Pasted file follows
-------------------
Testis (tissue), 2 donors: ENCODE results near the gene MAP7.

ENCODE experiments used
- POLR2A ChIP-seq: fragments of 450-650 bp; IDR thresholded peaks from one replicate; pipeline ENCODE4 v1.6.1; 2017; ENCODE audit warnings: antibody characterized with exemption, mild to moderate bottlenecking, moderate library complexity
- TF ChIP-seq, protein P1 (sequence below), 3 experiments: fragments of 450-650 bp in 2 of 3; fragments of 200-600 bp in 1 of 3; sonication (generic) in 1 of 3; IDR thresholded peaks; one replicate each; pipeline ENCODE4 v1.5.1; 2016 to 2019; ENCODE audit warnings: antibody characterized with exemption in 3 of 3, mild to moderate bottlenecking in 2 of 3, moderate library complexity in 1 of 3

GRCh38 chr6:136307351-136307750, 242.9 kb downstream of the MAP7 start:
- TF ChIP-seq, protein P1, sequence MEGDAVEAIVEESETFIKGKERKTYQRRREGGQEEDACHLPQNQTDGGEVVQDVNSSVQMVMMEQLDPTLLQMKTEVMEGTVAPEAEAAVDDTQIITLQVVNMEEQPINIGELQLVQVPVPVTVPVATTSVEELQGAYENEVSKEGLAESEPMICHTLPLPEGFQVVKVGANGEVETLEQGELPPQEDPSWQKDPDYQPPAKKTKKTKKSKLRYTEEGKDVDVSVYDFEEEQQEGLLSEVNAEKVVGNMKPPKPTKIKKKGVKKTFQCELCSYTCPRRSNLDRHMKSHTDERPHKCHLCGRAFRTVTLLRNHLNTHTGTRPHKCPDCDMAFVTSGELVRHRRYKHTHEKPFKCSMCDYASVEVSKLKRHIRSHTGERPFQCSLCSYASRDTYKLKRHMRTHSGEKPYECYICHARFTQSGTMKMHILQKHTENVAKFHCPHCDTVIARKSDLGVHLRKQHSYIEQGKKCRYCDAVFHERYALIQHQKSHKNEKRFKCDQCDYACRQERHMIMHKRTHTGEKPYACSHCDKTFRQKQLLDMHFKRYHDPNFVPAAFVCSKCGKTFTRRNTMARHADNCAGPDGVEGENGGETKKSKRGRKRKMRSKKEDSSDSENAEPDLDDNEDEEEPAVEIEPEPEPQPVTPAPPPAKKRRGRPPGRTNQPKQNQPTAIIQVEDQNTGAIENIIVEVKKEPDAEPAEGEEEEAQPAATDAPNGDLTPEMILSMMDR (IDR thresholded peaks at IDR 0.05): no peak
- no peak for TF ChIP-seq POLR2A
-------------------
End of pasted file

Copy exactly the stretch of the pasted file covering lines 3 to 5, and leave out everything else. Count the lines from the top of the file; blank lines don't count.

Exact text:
- POLR2A ChIP-seq: fragments of 450-650 bp; IDR thresholded peaks from one replicate; pipeline ENCODE4 v1.6.1; 2017; ENCODE audit warnings: antibody characterized with exemption, mild to moderate bottlenecking, moderate library complexity
- TF ChIP-seq, protein P1 (sequence below), 3 experiments: fragments of 450-650 bp in 2 of 3; fragments of 200-600 bp in 1 of 3; sonication (generic) in 1 of 3; IDR thresholded peaks; one replicate each; pipeline ENCODE4 v1.5.1; 2016 to 2019; ENCODE audit warnings: antibody characterized with exemption in 3 of 3, mild to moderate bottlenecking in 2 of 3, moderate library complexity in 1 of 3

GRCh38 chr6:136307351-136307750, 242.9 kb downstream of the MAP7 start: